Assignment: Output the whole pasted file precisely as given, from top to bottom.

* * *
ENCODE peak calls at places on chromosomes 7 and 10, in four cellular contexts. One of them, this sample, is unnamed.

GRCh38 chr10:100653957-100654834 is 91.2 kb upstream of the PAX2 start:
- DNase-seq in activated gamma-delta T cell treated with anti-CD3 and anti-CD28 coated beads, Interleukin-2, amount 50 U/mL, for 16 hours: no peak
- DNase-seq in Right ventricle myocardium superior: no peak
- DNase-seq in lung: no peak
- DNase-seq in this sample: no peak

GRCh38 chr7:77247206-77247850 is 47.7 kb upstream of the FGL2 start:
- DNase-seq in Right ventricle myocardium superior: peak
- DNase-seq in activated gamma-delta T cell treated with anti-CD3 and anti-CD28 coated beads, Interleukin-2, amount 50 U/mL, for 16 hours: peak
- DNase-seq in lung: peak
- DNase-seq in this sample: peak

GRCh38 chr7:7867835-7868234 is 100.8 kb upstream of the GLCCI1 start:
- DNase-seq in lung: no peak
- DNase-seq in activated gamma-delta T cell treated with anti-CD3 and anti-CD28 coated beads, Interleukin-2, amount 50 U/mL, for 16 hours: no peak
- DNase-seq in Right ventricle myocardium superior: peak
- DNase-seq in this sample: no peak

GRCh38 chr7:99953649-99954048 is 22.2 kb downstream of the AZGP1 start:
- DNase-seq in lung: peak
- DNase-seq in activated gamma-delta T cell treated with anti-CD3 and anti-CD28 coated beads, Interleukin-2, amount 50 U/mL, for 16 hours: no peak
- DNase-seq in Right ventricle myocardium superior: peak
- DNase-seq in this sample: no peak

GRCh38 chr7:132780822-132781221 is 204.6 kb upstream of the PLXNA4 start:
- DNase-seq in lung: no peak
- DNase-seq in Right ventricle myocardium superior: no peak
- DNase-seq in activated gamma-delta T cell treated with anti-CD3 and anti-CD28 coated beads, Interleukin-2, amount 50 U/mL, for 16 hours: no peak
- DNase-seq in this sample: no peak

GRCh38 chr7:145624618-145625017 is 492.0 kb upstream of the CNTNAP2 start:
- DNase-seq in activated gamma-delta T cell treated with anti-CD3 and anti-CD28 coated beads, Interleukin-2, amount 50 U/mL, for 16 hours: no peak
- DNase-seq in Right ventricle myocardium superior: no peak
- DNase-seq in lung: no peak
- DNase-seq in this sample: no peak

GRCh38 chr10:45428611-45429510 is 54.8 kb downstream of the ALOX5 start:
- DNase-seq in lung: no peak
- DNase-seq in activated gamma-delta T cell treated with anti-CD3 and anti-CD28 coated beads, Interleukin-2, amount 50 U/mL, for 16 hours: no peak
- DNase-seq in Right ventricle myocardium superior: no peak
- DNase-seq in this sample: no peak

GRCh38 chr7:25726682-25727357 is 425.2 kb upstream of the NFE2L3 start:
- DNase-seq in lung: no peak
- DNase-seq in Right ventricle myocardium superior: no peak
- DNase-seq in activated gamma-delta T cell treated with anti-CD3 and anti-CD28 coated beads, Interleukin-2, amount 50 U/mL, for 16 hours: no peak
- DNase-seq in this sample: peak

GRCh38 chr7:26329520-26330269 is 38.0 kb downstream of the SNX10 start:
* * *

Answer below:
ENCODE peak calls at places on chromosomes 7 and 10, in four cellular contexts. One of them, this sample, is unnamed.

GRCh38 chr10:100653957-100654834 is 91.2 kb upstream of the PAX2 start:
- DNase-seq in activated gamma-delta T cell treated with anti-CD3 and anti-CD28 coated beads, Interleukin-2, amount 50 U/mL, for 16 hours: no peak
- DNase-seq in Right ventricle myocardium superior: no peak
- DNase-seq in lung: no peak
- DNase-seq in this sample: no peak

GRCh38 chr7:77247206-77247850 is 47.7 kb upstream of the FGL2 start:
- DNase-seq in Right ventricle myocardium superior: peak
- DNase-seq in activated gamma-delta T cell treated with anti-CD3 and anti-CD28 coated beads, Interleukin-2, amount 50 U/mL, for 16 hours: peak
- DNase-seq in lung: peak
- DNase-seq in this sample: peak

GRCh38 chr7:7867835-7868234 is 100.8 kb upstream of the GLCCI1 start:
- DNase-seq in lung: no peak
- DNase-seq in activated gamma-delta T cell treated with anti-CD3 and anti-CD28 coated beads, Interleukin-2, amount 50 U/mL, for 16 hours: no peak
- DNase-seq in Right ventricle myocardium superior: peak
- DNase-seq in this sample: no peak

GRCh38 chr7:99953649-99954048 is 22.2 kb downstream of the AZGP1 start:
- DNase-seq in lung: peak
- DNase-seq in activated gamma-delta T cell treated with anti-CD3 and anti-CD28 coated beads, Interleukin-2, amount 50 U/mL, for 16 hours: no peak
- DNase-seq in Right ventricle myocardium superior: peak
- DNase-seq in this sample: no peak

GRCh38 chr7:132780822-132781221 is 204.6 kb upstream of the PLXNA4 start:
- DNase-seq in lung: no peak
- DNase-seq in Right ventricle myocardium superior: no peak
- DNase-seq in activated gamma-delta T cell treated with anti-CD3 and anti-CD28 coated beads, Interleukin-2, amount 50 U/mL, for 16 hours: no peak
- DNase-seq in this sample: no peak

GRCh38 chr7:145624618-145625017 is 492.0 kb upstream of the CNTNAP2 start:
- DNase-seq in activated gamma-delta T cell treated with anti-CD3 and anti-CD28 coated beads, Interleukin-2, amount 50 U/mL, for 16 hours: no peak
- DNase-seq in Right ventricle myocardium superior: no peak
- DNase-seq in lung: no peak
- DNase-seq in this sample: no peak

GRCh38 chr10:45428611-45429510 is 54.8 kb downstream of the ALOX5 start:
- DNase-seq in lung: no peak
- DNase-seq in activated gamma-delta T cell treated with anti-CD3 and anti-CD28 coated beads, Interleukin-2, amount 50 U/mL, for 16 hours: no peak
- DNase-seq in Right ventricle myocardium superior: no peak
- DNase-seq in this sample: no peak

GRCh38 chr7:25726682-25727357 is 425.2 kb upstream of the NFE2L3 start:
- DNase-seq in lung: no peak
- DNase-seq in Right ventricle myocardium superior: no peak
- DNase-seq in activated gamma-delta T cell treated with anti-CD3 and anti-CD28 coated beads, Interleukin-2, amount 50 U/mL, for 16 hours: no peak
- DNase-seq in this sample: peak

GRCh38 chr7:26329520-26330269 is 38.0 kb downstream of the SNX10 start: